But the Brexiteer lovers went public to confirm they are ‘two individuals, but a couple’ in a joint-interview with the Conservative Home website.
She later revealed that they were planning to marry after he proposed in April.
Geoffrey Cox: Out as Attorney General
Relatively unknown in Westminster before becoming Attorney General in 2018, Geoffrey Cox became a key player in Theresa May’s government in the run up to the original March 29, 2019 Brexit deadline.
He announced himself on the national political scene with a barnstorming speech as the warm up act for Mrs May at Conservative Party conference in October 2018.
With his booming voice and soaring rhetoric he left many in the conference hall wondering why he wasn’t the prime minister.
His professional opinion would later have a major impact on Britain’s departure from the EU.
MPs wrestled with the government as they demanded Mr Cox’s Brexit legal advice be published with the Commons eventually victorious in the contest.
The publication of the legal advice in December 2018 torpedoed Mrs May’s hopes of getting her Brexit deal through parliament because in it Mr Cox said the UK could not unilaterally leave the Irish border backstop protocol if it was ever implemented.
He wrote: ‘In the absence of a right of termination, there is a legal risk that the United Kingdom might become subject to protracted and repeating rounds of negotiations.’
The 59-year-old QC was chosen to stay in the role as the government’s top legal adviser by Boris Johnson when the latter took power in July last year.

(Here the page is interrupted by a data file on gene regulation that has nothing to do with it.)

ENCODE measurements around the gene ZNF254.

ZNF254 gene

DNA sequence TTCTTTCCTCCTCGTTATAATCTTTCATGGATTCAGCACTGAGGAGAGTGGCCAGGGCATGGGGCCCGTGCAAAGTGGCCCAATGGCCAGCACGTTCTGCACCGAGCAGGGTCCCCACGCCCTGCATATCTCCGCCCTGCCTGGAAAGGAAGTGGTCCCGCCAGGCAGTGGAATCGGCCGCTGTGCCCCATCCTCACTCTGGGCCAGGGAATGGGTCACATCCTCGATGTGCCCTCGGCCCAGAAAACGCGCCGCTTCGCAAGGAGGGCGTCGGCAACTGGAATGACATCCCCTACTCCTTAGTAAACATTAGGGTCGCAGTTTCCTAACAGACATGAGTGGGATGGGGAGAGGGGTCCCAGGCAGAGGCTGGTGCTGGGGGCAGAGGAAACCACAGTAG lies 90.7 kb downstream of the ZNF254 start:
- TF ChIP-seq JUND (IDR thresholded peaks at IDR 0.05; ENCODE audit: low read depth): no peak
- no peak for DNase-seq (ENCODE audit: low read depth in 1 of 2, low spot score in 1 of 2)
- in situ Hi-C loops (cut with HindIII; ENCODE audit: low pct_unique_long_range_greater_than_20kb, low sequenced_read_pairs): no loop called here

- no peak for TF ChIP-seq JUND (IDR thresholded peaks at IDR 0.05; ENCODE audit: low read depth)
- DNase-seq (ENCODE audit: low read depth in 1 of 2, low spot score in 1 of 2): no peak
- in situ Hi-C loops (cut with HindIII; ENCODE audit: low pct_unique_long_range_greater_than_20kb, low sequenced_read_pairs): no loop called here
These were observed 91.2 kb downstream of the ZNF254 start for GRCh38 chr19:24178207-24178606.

He first became an MP in 2005 and has represented the seat of Torridge and West Devon ever since. Before his political career he was a barrister, having first been called to the Bar in 1982.
He is married and has three children.
He has been tipped to chair a democracy commission being planned by the government to examine the relationship between Parliament and the courts.
Theresa Villiers: Out as Environment Secretary
One of the leading Brexiteers in the government, Ms Villiers has been ousted as Environment Secretary after only being given the role in July last year.
Boris Johnson brought the divorced 51-year-old ex-barrister, who is descended from Edward II, back into government when he initially took power.
She had served as Northern Ireland Sectary in the coalition government and later under David Cameron’s Tory government before being sacked by Theresa May.
A lawyer, university lecturer and MEP before entering the Commons in 2005 the London-born and Bristol-educated MP for Chipping Barnet has not always seen eye-to eye with Mr Johnson over the environment.
She had shown her green credentials before her appointment last year having sparked a well-publicised hunt for a mystery litter bug who left their Crunchie chocolate bar wrapper in the House of Commons Chamber.
She attacked litterers who dump their rubbish – damaging the environment and harming people’s quality of life.
And she warned that even the Palace of Westminster is not immune to the anti-social activity.
Ms Villiers pulled out a crumpled up Crunchie bar wrapper which she said had been discarded carelessly on the green benches of the House of Commons.
Brandishing the shiny wrapper, she said: ‘However, I am afraid that it is not just young people who drop litter.
‘To illustrate that, I produce this Crunchie wrapper, which I picked up this week after it had been dropped in the back row of the main Chamber of the House of Commons.’
‘It is truly depressing that littering occurs even here, in this mother of Parliaments.’